Ubiquitous Audio-tastic Material: Learning How to Listen

by Will Rogers on 5/2/2012

  

Ever since I listened to this piece of audio, I’ve been a more informed inhabitant of the modern world. That’s because listening to this piece taught me how to listen to the wide array of sounds that are bombarding me from every direction, all the time.

In “Hearing,”(act II in This American Life’s episode on Mapping) Jack Hitt does something very simple, very well: he gives me the tools to more fully experience something that I was already experiencing, even though I wasn’t yet aware of it.

The piece is about a writer, Toby Lester, who learns how to notice sounds around him. In the piece, Hitt and Lester peruse the inhabited world for the types of sounds that we tend to ignore: air conditioner, refrigerator compressor, microwave beep; and when they find these sounds, they figure out the exact note (on the musical scale) of each sound. They then make chords out of those notes, and describe (using splendidly antiquated vocabulary) the effect that those chords can have on our emotional state.

One great thing about this story is that it’s inherently aural. Hitt and his companion are studying sound, therefore the thing that they study will translate very well via headphones, computer speakers, car stereos, or whatever the listener might be using, to access the thing that Hitt is communicating. I’ve written about this “audio-tastic” quality in another piece.

What’s particularly profound about this piece, though, is that he’s doing more than giving us a sonically rich story, and more than making the sounds the subject of the piece. He is taking us along on a well-informed experiment with the sounds that surround most of us—sounds from things that are in the space you’re inhabiting, right now. By doing this, Hitt moves away from the trappings of a standard analytical argument and pushes us into the realm of experiential learning. As listeners, we know what he is saying is true, because we can identify it within our immediate environment.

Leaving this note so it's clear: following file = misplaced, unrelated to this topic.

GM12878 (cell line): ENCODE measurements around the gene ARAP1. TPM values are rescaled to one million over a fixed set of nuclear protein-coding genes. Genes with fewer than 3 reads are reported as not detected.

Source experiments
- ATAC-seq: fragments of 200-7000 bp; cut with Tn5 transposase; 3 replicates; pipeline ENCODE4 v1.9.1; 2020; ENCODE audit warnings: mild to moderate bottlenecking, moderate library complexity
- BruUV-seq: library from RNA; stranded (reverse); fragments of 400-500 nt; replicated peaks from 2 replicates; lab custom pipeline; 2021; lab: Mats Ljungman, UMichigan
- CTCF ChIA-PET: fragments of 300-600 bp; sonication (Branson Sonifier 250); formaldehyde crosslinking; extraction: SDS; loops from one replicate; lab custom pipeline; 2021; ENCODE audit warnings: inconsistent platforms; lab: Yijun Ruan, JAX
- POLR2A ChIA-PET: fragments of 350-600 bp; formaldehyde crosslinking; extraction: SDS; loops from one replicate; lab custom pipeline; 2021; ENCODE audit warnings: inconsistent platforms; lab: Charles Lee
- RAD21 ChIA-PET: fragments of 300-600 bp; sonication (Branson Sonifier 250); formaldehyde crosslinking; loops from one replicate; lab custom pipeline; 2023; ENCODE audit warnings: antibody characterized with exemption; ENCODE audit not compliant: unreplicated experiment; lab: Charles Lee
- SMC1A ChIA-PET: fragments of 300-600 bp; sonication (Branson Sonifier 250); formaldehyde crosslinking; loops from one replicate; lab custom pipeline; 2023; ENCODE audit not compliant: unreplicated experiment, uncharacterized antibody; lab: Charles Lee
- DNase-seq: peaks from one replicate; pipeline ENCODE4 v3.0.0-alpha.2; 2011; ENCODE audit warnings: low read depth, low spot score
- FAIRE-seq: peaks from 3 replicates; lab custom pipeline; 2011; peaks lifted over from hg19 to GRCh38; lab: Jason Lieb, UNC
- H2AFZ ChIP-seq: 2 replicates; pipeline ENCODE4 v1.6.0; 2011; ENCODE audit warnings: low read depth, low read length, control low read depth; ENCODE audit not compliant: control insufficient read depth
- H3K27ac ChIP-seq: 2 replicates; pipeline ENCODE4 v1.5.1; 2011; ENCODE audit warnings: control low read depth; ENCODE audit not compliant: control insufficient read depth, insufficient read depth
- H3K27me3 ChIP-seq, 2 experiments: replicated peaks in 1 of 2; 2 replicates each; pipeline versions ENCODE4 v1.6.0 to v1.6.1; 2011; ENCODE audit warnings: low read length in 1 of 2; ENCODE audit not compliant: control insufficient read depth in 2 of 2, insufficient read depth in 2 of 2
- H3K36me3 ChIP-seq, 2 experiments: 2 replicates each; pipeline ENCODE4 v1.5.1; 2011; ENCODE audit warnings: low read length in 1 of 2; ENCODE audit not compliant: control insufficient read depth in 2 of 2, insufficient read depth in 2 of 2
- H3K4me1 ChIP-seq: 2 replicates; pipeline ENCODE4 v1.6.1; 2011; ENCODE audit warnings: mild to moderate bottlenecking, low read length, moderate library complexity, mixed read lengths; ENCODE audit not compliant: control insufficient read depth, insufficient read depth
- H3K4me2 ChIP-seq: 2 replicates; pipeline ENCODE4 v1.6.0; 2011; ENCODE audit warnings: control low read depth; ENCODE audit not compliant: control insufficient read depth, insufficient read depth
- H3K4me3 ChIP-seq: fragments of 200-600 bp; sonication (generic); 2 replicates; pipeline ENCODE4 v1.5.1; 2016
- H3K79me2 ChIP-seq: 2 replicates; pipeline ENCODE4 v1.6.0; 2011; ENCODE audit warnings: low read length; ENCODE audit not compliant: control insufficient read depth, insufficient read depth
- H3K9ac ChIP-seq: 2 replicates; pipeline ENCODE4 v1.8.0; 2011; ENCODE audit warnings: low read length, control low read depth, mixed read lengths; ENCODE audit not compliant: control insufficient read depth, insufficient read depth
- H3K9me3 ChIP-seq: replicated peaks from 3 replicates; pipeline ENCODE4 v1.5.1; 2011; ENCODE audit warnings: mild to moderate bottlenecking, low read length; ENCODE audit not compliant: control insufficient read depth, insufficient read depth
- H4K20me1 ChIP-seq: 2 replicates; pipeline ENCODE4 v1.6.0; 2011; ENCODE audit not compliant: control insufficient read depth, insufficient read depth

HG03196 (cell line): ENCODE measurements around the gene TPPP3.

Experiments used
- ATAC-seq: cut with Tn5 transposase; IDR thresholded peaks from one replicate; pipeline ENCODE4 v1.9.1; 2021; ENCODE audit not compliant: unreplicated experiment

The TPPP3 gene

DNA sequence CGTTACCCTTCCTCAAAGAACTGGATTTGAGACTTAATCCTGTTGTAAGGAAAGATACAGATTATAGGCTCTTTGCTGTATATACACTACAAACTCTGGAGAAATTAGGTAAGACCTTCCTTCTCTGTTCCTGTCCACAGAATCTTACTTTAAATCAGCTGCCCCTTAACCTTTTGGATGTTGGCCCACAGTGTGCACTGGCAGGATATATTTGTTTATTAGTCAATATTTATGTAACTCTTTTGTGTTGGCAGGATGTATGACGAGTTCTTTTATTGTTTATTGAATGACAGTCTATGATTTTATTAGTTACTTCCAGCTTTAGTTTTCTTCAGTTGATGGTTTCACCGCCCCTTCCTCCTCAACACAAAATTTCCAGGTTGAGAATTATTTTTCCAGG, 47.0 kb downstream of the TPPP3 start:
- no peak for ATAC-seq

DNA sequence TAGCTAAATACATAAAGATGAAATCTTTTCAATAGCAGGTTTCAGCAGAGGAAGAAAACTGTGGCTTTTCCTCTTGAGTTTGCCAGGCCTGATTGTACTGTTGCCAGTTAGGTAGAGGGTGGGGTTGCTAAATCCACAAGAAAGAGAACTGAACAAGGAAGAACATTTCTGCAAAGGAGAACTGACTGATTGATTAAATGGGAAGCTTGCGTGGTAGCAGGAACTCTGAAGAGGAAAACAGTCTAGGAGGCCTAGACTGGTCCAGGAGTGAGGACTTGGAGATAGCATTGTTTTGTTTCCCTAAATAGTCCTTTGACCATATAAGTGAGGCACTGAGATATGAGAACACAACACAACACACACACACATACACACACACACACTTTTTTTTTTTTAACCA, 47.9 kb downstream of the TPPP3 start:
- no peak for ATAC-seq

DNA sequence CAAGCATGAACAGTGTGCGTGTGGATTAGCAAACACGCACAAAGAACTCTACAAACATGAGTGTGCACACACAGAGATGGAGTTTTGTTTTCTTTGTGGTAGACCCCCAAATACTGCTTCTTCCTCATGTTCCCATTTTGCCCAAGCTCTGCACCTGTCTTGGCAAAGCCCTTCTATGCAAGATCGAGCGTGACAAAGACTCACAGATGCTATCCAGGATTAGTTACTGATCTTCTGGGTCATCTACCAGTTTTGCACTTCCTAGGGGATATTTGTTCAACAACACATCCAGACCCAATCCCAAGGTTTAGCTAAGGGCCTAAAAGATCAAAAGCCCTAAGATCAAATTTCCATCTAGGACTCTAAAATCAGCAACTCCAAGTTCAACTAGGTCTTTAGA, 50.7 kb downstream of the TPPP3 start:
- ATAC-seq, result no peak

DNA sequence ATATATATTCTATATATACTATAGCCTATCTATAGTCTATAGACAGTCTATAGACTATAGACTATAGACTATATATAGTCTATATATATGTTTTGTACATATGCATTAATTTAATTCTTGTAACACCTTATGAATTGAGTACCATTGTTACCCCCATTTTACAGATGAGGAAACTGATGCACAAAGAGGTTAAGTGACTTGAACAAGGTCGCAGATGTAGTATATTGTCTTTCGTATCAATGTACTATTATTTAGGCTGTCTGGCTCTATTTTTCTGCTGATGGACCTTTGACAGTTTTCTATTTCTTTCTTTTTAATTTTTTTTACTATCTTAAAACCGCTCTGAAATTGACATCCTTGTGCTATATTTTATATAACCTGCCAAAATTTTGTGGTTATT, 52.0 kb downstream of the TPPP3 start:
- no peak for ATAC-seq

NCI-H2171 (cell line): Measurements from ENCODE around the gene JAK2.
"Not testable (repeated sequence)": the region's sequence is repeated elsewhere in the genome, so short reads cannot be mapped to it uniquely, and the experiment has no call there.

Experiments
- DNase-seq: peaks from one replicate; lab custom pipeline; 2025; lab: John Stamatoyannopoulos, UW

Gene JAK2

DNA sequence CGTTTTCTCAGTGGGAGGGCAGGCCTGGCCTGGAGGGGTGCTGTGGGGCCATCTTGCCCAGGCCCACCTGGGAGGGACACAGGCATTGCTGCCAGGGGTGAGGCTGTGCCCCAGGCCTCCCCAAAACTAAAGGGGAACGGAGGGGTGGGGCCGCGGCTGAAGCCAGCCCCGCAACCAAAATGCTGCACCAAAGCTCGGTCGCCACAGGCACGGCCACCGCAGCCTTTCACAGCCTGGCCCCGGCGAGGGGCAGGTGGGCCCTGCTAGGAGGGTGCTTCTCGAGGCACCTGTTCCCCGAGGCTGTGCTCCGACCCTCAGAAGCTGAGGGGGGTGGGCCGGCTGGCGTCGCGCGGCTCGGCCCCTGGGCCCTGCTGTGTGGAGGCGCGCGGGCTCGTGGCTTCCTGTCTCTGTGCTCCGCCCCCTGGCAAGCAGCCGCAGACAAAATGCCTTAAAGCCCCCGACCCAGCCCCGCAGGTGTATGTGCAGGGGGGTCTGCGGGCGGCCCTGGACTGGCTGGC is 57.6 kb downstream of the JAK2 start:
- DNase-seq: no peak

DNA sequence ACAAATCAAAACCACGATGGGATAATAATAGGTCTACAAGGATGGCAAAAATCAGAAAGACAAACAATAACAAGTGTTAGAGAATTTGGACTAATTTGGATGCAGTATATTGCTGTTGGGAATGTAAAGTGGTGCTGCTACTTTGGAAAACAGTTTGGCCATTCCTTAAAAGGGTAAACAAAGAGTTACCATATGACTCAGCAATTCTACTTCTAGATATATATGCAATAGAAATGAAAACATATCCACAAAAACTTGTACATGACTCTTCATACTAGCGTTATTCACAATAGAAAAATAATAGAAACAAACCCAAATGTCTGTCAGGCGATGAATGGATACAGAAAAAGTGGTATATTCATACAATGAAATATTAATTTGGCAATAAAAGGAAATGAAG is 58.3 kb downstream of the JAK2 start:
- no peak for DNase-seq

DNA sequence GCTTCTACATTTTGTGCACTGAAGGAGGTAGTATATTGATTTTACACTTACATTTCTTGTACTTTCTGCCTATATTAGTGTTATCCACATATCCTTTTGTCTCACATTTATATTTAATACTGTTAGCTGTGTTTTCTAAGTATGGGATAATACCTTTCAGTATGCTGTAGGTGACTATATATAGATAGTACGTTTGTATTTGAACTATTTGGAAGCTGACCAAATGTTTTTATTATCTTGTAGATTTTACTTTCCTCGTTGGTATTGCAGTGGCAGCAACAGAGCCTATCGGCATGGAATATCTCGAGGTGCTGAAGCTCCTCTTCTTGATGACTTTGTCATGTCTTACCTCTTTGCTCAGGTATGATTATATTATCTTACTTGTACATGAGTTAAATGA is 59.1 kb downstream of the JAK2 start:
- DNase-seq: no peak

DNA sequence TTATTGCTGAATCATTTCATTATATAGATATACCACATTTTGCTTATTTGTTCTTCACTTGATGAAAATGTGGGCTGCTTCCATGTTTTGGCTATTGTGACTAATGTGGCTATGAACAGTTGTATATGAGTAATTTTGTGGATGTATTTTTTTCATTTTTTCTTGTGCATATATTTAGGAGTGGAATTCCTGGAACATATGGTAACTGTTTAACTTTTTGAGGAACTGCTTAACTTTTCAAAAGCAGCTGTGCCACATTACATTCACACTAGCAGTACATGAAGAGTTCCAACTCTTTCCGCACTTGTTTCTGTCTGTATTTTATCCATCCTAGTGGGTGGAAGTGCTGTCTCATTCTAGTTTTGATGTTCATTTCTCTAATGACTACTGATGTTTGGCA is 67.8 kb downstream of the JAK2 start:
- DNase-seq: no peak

Hitt highlights this experience by employing a not-often used trick: radio silence. During an astounding six-second pause, he gives you time to identify the sounds being created by the mechanical things within your hearing distance. It’s as if Hitt is sitting right next to you, listening while you direct your attention toward each little harddrive fan as it clicks on or off, and comparing its frequency to the frequency of the engine of the plane that’s flying overhead, or the train that’s passing through town.

We’re living in a world of sound, and it becomes quite obvious as soon as you start to listen.

Hitt takes his argument to the next level when he addresses the moods that these chords evoke. We’re not usually conscious of these buzzes, whirrs and hums, but the combination of these sounds has a profound effect on how we feel.

It might seem ridiculous when you read it in text (i.e., right now), and this is why you need to hear it for yourself. With the experiential insight that this story brings to bear, you will hear the pitches and chords of the humming, buzzing, droning electronics that surround you, and become better attuned to the feelings that they evoke... it’s funny, but the descriptions really resonate: the sounds make you feel the way that Hitt says they make you feel.

When you listen to this piece (and, by association, to the sounds that occur all around you), it makes sense that we are, as Lester claims, products of our modern aural environment.

"Hearing ”, by Jack Hitt
Act II in This American Life’s Mapping episode, originally aired in 1998
12 minutes
Originally suggested by Jonah Willihnganz

 

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